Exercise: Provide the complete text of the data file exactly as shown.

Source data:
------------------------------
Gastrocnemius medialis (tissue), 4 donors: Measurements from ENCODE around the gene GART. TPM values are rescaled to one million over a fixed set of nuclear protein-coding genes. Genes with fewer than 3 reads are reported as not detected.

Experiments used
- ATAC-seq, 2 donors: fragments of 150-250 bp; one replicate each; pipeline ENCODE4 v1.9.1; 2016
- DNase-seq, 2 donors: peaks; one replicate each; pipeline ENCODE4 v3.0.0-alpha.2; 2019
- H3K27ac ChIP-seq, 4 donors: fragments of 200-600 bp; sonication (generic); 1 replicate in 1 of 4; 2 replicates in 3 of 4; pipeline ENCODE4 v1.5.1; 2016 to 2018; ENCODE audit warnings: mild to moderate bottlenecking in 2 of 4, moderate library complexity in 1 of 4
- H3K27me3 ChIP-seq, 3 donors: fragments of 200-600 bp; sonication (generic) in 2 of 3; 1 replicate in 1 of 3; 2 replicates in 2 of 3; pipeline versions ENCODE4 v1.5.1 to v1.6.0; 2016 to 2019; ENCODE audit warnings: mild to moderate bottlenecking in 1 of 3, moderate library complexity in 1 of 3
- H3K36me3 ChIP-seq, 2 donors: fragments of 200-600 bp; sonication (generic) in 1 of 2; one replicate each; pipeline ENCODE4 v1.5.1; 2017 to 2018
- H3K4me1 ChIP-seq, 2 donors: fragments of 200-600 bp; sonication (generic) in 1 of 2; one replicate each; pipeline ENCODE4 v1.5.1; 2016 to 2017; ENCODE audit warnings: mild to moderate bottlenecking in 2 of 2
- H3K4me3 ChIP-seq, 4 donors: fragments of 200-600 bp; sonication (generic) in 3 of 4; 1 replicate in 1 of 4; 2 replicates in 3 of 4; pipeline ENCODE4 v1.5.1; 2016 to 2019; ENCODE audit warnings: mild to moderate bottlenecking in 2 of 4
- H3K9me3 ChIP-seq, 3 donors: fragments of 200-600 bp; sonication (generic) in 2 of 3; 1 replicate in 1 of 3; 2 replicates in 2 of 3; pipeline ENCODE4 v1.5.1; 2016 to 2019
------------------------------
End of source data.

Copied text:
Gastrocnemius medialis (tissue), 4 donors: Measurements from ENCODE around the gene GART. TPM values are rescaled to one million over a fixed set of nuclear protein-coding genes. Genes with fewer than 3 reads are reported as not detected.

Experiments used
- ATAC-seq, 2 donors: fragments of 150-250 bp; one replicate each; pipeline ENCODE4 v1.9.1; 2016
- DNase-seq, 2 donors: peaks; one replicate each; pipeline ENCODE4 v3.0.0-alpha.2; 2019
- H3K27ac ChIP-seq, 4 donors: fragments of 200-600 bp; sonication (generic); 1 replicate in 1 of 4; 2 replicates in 3 of 4; pipeline ENCODE4 v1.5.1; 2016 to 2018; ENCODE audit warnings: mild to moderate bottlenecking in 2 of 4, moderate library complexity in 1 of 4
- H3K27me3 ChIP-seq, 3 donors: fragments of 200-600 bp; sonication (generic) in 2 of 3; 1 replicate in 1 of 3; 2 replicates in 2 of 3; pipeline versions ENCODE4 v1.5.1 to v1.6.0; 2016 to 2019; ENCODE audit warnings: mild to moderate bottlenecking in 1 of 3, moderate library complexity in 1 of 3
- H3K36me3 ChIP-seq, 2 donors: fragments of 200-600 bp; sonication (generic) in 1 of 2; one replicate each; pipeline ENCODE4 v1.5.1; 2017 to 2018
- H3K4me1 ChIP-seq, 2 donors: fragments of 200-600 bp; sonication (generic) in 1 of 2; one replicate each; pipeline ENCODE4 v1.5.1; 2016 to 2017; ENCODE audit warnings: mild to moderate bottlenecking in 2 of 2
- H3K4me3 ChIP-seq, 4 donors: fragments of 200-600 bp; sonication (generic) in 3 of 4; 1 replicate in 1 of 4; 2 replicates in 3 of 4; pipeline ENCODE4 v1.5.1; 2016 to 2019; ENCODE audit warnings: mild to moderate bottlenecking in 2 of 4
- H3K9me3 ChIP-seq, 3 donors: fragments of 200-600 bp; sonication (generic) in 2 of 3; 1 replicate in 1 of 3; 2 replicates in 2 of 3; pipeline ENCODE4 v1.5.1; 2016 to 2019